Prevalence of Candida dubliniensis Fungemia in Argentina: Identification by a Novel Multiplex PCR and Comparison of Different Phenotypic Methods

Bosco-Borgeat, Maria; Taverna, Constanza; Cordoba, Susana; Isla, Maria; Murisengo, Omar; Szusz, Wanda; Vivot, Walter; Davel, Graciela
November 2011
Mycopathologia;Nov2011, Vol. 172 Issue 5, p407
Academic Journal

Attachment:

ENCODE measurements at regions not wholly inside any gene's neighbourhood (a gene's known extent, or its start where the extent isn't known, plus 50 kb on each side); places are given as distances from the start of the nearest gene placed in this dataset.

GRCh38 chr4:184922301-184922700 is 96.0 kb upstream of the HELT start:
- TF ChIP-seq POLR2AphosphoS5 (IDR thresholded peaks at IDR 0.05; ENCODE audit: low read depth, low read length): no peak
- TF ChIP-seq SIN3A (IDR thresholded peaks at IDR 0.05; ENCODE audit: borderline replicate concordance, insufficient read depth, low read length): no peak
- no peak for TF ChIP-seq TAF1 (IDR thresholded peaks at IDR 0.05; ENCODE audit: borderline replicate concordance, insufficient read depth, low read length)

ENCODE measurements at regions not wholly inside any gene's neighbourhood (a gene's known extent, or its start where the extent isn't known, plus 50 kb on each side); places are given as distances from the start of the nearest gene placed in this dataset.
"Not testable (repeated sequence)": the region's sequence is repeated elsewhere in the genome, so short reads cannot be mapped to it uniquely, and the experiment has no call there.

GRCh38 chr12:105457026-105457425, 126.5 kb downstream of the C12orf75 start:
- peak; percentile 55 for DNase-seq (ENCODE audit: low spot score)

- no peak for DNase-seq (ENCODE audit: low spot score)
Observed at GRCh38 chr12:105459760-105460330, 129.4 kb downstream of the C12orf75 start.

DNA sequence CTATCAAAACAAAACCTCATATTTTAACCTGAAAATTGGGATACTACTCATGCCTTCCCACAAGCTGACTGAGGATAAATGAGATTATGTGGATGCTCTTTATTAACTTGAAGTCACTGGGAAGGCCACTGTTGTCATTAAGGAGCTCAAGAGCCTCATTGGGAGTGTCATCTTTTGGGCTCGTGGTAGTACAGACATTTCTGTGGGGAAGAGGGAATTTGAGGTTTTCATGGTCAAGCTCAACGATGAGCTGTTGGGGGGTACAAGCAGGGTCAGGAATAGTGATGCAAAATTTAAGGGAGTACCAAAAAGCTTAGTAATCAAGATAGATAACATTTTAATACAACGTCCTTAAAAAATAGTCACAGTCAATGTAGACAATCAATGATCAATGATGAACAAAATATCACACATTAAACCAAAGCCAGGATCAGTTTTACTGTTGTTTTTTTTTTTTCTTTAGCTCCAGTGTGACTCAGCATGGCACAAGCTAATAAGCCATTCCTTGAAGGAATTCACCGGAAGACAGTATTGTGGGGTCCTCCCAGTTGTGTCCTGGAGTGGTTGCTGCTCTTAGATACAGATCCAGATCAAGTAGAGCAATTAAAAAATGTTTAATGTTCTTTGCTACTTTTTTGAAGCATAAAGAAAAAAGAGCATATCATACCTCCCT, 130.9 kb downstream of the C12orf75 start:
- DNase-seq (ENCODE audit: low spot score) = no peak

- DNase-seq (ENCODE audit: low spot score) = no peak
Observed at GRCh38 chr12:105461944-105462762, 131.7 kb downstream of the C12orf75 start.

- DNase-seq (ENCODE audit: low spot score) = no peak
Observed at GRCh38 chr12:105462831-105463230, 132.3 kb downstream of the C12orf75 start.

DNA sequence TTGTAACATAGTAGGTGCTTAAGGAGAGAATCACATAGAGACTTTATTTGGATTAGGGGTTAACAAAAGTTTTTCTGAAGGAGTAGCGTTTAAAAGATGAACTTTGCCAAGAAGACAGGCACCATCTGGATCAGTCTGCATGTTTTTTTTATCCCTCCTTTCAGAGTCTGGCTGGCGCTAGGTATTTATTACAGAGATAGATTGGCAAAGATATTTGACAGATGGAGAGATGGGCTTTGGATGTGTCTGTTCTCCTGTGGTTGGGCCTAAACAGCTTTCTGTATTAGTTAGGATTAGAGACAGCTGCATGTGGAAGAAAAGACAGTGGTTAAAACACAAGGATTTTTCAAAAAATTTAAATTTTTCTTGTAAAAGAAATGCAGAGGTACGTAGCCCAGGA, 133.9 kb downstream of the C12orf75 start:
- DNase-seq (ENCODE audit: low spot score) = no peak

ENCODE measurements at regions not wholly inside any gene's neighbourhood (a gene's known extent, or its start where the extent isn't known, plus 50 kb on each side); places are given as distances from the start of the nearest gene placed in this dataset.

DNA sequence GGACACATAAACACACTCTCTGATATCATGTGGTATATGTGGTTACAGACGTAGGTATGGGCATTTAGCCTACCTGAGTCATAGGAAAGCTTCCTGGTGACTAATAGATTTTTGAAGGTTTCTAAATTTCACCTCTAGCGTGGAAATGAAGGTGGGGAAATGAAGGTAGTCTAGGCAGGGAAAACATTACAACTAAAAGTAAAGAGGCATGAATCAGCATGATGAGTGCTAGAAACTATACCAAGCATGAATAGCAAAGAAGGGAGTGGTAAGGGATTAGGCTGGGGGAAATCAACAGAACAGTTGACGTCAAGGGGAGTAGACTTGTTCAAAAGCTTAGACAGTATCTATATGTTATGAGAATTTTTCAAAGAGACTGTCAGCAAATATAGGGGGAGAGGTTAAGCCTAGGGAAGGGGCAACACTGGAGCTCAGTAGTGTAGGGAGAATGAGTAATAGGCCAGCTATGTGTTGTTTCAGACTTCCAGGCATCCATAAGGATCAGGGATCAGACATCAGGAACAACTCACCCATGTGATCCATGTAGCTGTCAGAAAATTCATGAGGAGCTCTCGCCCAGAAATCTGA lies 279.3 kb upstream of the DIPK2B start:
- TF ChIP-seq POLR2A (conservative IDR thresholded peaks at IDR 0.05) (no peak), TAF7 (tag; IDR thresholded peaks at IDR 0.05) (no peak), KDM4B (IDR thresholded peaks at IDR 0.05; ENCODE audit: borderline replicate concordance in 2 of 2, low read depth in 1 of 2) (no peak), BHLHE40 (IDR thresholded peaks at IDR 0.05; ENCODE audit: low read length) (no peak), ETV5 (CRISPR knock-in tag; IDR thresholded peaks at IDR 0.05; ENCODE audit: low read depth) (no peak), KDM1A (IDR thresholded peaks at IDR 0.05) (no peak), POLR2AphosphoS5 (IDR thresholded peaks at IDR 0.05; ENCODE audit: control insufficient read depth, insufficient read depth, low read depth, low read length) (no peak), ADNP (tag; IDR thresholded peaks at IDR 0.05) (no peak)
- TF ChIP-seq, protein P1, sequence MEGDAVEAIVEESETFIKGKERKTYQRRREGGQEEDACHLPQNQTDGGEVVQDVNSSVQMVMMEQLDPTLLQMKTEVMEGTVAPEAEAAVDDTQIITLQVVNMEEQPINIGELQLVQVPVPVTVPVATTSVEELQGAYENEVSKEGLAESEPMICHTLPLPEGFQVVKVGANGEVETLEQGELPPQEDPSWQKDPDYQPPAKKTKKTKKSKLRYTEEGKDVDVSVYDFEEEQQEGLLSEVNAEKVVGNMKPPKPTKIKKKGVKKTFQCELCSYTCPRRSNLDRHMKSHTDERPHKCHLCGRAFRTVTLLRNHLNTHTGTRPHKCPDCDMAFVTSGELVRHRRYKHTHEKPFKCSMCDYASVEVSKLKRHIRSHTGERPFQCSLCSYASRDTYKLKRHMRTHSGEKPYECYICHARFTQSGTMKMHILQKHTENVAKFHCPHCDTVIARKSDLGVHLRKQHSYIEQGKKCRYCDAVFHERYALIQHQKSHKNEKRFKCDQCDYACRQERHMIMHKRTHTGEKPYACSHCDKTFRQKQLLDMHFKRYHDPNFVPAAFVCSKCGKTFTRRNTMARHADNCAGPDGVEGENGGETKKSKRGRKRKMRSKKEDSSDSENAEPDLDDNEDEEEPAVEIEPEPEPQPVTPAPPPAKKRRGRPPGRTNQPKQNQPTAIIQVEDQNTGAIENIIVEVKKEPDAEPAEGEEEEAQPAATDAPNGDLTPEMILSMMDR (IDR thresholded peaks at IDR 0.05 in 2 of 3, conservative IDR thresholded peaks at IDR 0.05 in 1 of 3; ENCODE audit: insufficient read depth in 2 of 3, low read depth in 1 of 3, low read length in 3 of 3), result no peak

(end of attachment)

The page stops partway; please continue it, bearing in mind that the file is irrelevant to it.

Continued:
Candida dubliniensis is an emerging pathogen that can cause invasive disease in patients who have a variety of clinical conditions. C. dubliniensis is often misidentified as Candida albicans by clinical laboratories. In Argentina, incidence data are still scarce, and only one systemic infection has been reported. This study aims to determine the prevalence of C. dubliniensis in blood samples in Argentina, to evaluate a novel PCR multiplex as well as several phenotypic methods for the identification of this yeast, and to know the susceptibility profile of isolates against seven antifungal drugs. We have found that prevalence in Argentina appears to be lower than that reported in other countries, occurring only in 0.96% of the Candidemia cases recovered in 47 hospitals during a 1-year period. All C. dubliniensis clinical isolates included in this study were genetically identical when comparing ITS genes sequences. This is in agreement with the previous studies suggesting little genetic variation within this species. The novel multiplex PCR proved to be 100% sensitive and specific for the identification of C. dubliniensis. Therefore, we propose its use as a rapid and inexpensive method for laboratories having access to molecular techniques. Although no single phenotypic test has proved to be infallible, both colony morphology on tobacco agar, as well as abundant chlamydospore formation on both tobacco agar and on sunflower seed agar, may be used as a presumptive differentiation method in routine mycology laboratories. It has been suggested that C. dubliniensis may have higher propensity to develop azole antifungal drug resistance than C. albicans. In this study, one of the five clinical isolates of C. dubliniensis was resistant to fluconazole.


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